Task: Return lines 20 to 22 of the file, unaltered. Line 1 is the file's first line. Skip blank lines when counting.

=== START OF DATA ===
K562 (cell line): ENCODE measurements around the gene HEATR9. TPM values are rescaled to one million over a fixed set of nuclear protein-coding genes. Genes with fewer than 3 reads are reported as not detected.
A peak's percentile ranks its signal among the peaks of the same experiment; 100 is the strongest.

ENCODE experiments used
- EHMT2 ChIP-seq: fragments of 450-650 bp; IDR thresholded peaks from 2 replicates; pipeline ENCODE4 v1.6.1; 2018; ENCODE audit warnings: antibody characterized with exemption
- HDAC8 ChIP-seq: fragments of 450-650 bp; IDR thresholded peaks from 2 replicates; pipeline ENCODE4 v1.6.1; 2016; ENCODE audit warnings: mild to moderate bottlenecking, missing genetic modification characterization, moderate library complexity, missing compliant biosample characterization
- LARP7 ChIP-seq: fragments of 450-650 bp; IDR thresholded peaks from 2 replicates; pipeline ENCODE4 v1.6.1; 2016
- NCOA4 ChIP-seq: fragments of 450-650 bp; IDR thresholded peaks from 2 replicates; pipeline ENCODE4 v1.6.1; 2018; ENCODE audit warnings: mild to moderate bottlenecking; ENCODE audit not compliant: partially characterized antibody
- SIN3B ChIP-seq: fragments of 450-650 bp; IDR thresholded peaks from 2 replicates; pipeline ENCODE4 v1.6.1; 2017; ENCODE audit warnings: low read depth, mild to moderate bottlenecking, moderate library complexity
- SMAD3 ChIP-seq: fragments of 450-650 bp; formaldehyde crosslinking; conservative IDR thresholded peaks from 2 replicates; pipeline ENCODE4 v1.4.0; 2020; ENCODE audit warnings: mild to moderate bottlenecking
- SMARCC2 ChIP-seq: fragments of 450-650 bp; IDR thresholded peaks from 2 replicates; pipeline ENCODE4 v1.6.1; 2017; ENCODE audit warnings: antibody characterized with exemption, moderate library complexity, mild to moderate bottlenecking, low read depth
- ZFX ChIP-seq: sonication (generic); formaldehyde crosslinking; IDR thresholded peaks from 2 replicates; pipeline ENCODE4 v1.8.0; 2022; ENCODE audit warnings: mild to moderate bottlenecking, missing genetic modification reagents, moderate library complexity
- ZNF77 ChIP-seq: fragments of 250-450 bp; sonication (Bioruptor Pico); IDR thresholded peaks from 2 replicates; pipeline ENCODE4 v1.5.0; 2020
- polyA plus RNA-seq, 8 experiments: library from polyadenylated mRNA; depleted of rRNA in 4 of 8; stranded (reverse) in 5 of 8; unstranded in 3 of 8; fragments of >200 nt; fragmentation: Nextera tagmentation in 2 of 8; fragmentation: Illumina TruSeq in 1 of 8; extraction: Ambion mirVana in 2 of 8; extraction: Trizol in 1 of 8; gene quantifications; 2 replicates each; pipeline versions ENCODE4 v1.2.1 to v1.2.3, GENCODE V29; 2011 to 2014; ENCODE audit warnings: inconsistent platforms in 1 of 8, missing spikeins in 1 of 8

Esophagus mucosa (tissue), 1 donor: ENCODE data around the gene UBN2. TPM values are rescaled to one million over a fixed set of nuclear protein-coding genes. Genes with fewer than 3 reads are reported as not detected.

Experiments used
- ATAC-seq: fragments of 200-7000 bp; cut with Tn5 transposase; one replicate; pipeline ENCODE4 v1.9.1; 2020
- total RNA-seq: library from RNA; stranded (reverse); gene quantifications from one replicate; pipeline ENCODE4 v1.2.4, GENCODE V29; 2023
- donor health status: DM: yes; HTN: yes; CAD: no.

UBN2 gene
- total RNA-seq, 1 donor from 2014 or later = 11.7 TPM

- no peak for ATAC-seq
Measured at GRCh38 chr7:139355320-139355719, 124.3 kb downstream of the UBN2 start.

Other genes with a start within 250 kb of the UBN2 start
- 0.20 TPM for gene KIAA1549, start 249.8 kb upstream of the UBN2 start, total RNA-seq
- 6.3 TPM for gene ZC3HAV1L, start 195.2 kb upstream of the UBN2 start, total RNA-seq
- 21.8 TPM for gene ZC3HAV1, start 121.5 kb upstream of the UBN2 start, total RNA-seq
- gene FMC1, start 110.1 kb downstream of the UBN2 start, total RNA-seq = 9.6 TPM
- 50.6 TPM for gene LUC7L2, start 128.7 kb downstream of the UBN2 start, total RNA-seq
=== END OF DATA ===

- total RNA-seq, 1 donor from 2014 or later = 11.7 TPM

- no peak for ATAC-seq
Measured at GRCh38 chr7:139355320-139355719, 124.3 kb downstream of the UBN2 start.